TUALATIN, Ore. — Rosa Villarreal’s three young sons jumped and ran around the field of Christmas trees like jackrabbits, their excitement palpable as they raced from evergreen to evergreen. The boys, ages 2, 4 and 6, were picking out a real tree this year — a new tradition their young parents hope will create lasting memories.
“I saw this video where the big tree, the mom decorates it, and the little tree, the kids get to decorate it,” she said, as her husband, Jason Jimenez, snapped a photo of their toddler posing with a tiny tree just his size.
Christmas tree farmers across the U.S. worry families like Villarreal’s are slowly dwindling. Artificial trees, once crude imitations of an evergreen, are now so realistic that it’s hard to tell they are fakes even though many are conveniently pre-strung with lights and can fold up for storage at the push of a button.
Between 75 and 80 percent of Americans who have a Christmas tree now have an artificial one, and the $1 billion market for fake trees is growing at about 4 percent a year — even though they can be reused again and again.
To combat this trend, Christmas tree farmers have joined forces as the Christmas Tree Promotion Board and are running a social media ad campaign this holiday season to tout the benefits of a real evergreen. The campaign, called “It’s Christmas. Keep It Real!,” is funded by a 15-cent fee that tree farmers pay for each tree they harvest.
It’s a modern-day attempt at such famous agricultural ad campaigns as “Got Milk?” and “Beef. It’s What’s For Dinner.”
A series of short movies on Instagram and Facebook follow real families as they hunt for the perfect tree, cut it down and decorate it. The target audience is the “millennial mom” because tree farmers are increasingly worried that young adults starting their own family traditions will opt for an artificial tree, costing farmers a generation of customers, said Marsha Gray, executive director of the Christmas Tree Promotion Board, based in Michigan.
“The target we’re talking about right now is millennials: first house, first baby. That’s kind of the decision-making time,” she said, adding that the videos show families cutting their own trees and buying pre-cut trees from lots.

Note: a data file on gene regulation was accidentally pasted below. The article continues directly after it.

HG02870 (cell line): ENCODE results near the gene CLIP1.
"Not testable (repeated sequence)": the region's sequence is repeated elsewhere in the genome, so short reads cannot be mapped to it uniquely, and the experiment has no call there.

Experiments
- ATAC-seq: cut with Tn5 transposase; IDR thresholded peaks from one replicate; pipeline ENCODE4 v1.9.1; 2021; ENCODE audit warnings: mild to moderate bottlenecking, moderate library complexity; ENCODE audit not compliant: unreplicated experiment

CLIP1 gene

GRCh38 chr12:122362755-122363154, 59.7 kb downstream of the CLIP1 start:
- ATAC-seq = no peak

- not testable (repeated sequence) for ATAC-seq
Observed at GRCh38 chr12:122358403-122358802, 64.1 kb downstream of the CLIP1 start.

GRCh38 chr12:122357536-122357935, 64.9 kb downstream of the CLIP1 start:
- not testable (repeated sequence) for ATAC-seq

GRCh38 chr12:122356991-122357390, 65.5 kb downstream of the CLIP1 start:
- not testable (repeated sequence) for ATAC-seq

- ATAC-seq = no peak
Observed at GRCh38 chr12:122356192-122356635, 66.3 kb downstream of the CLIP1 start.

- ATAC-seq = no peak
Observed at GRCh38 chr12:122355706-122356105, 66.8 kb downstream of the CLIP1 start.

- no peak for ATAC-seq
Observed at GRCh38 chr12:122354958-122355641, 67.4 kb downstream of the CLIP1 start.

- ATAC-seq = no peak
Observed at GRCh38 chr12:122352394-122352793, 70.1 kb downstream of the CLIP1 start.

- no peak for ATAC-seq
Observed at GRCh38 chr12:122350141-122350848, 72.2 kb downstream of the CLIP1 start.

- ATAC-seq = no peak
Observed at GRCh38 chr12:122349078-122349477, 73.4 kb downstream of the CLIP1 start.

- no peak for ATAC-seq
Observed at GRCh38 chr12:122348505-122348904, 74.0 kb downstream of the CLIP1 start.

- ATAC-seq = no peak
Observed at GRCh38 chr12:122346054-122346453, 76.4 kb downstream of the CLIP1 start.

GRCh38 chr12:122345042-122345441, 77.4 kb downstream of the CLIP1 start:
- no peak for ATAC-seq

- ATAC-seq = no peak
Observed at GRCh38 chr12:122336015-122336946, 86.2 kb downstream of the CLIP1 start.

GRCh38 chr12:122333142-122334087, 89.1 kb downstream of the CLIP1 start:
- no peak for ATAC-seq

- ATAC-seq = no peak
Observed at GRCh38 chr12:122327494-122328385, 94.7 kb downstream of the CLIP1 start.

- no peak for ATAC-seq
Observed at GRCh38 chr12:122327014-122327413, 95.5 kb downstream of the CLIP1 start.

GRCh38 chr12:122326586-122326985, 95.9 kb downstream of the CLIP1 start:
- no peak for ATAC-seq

“We realize they may have never done this before. And we need to help them discover it and figure out how to include it in their holiday.”
It’s impossible to know exactly how many real Christmas trees are sold each year because there is no central clearinghouse or agency collecting that information. But the National Christmas Tree Association estimates about 25 million evergreens are harvested each year — and presumably, most of those are sold.
Americans buy about 10 million artificial trees each year, said Thomas “Mac” Harman, CEO of Balsam Hill, the leading retailer of artificial Christmas trees. Harman is also the president of the American Christmas Tree Association, which does not disclose its membership but raised $70,000 in donations in 2016 for its work, which includes touting artificial trees.
Most people buying artificial trees cite convenience, allergens and fire safety, he said.
“We’re seeing a trend where consumers want to set their tree up over Thanksgiving weekend and leave it up all the way until after New Year’s.” That’s safer with an artificial tree, Harman said.
Denise Shackleton got a real tree each season before switching to an artificial one. On a recent day, she was at an artificial tree outlet store in Burlingame, California, shopping for a new tree for herself and one for her daughter.
“No one got as excited about a real tree as me, but it was just too much work to put the real tree on my car, get it into the house — all of that,” she said. “It’s totally for convenience.”
Harman says Christmas tree farmers are overestimating the threat to their industry from artificial trees.
Many families now have both a real tree and an artificial tree, and small mom-and-pop tree farms that allow families to cut their own evergreen remain extremely popular, Harman said.
“I think it’s the farms in the middle that are really seeing their business shrink because more people are either getting their tree from Home Depot — which is supporting the big farms — or they’re going out to these small farms,” he said. “I think a lot of the angst about ‘artificial trees are taking over’ is coming from these mid-sized farms.”
To fourth-generation tree farmer Casey Grogan, that angst is as real as the towering noble and Nordmann firs he grows at Silver Bells Tree Farm in Silverton, Oregon. Oregon is the nation’s No. 1 producer of Christmas trees, yet Grogan says he has watched about half the fellow tree farmers around him go out of business in the past decade.
A seedling takes eight to 10 years to grow to maturity, and it’s difficult to predict demand years out, he said. He harvested about half as many trees this year as he did a decade ago, and with every new seedling he plants this season, he knows he’s taking a gamble that the demand will still be there in 2028.
“We’re an industry that would like to remain here and be around — and if everybody buys an artificial tree, we’re not going to be here,” said Grogan, who is also president of the Pacific Northwest Christmas Tree Association.
“It may be a little difficult, but not everything is easy,” he added of buying a real tree. “It’s worth the extra effort.”